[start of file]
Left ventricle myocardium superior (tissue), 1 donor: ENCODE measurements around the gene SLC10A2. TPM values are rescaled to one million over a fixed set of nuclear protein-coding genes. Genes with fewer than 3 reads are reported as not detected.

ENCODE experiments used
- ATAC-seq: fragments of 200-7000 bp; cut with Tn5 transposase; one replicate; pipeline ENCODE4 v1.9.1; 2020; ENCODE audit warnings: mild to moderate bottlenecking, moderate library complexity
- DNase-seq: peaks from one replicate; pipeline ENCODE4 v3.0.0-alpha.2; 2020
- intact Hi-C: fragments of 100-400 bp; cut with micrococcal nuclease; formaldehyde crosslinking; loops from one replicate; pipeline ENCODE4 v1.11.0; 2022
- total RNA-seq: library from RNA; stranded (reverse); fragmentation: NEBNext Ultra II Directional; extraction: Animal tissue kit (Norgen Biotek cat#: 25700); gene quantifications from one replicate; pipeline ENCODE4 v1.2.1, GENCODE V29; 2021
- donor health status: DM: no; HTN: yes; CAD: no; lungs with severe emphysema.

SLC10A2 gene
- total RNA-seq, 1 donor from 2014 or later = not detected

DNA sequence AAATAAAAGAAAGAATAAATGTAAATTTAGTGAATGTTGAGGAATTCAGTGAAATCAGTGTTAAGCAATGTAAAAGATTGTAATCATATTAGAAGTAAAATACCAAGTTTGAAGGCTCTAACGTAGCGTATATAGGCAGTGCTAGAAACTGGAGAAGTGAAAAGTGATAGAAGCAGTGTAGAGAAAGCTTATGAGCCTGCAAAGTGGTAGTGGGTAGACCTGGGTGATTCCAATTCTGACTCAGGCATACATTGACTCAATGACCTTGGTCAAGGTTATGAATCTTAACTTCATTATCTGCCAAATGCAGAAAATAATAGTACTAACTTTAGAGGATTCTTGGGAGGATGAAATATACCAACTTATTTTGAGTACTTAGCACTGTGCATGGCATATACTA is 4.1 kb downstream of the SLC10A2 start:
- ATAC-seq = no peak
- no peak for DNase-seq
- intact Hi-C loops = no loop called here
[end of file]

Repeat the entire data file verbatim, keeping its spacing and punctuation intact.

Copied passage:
Left ventricle myocardium superior (tissue), 1 donor: ENCODE measurements around the gene SLC10A2. TPM values are rescaled to one million over a fixed set of nuclear protein-coding genes. Genes with fewer than 3 reads are reported as not detected.

ENCODE experiments used
- ATAC-seq: fragments of 200-7000 bp; cut with Tn5 transposase; one replicate; pipeline ENCODE4 v1.9.1; 2020; ENCODE audit warnings: mild to moderate bottlenecking, moderate library complexity
- DNase-seq: peaks from one replicate; pipeline ENCODE4 v3.0.0-alpha.2; 2020
- intact Hi-C: fragments of 100-400 bp; cut with micrococcal nuclease; formaldehyde crosslinking; loops from one replicate; pipeline ENCODE4 v1.11.0; 2022
- total RNA-seq: library from RNA; stranded (reverse); fragmentation: NEBNext Ultra II Directional; extraction: Animal tissue kit (Norgen Biotek cat#: 25700); gene quantifications from one replicate; pipeline ENCODE4 v1.2.1, GENCODE V29; 2021
- donor health status: DM: no; HTN: yes; CAD: no; lungs with severe emphysema.

SLC10A2 gene
- total RNA-seq, 1 donor from 2014 or later = not detected

DNA sequence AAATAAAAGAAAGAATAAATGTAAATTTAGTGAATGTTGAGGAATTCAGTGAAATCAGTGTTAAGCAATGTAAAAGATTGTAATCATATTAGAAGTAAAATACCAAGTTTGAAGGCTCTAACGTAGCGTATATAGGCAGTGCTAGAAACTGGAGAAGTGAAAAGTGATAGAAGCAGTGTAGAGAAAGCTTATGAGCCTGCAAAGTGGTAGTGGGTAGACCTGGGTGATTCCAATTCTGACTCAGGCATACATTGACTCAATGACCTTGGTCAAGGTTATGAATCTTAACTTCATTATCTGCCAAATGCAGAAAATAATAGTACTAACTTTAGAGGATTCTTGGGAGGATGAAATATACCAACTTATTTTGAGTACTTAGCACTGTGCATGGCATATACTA is 4.1 kb downstream of the SLC10A2 start:
- ATAC-seq = no peak
- no peak for DNase-seq
- intact Hi-C loops = no loop called here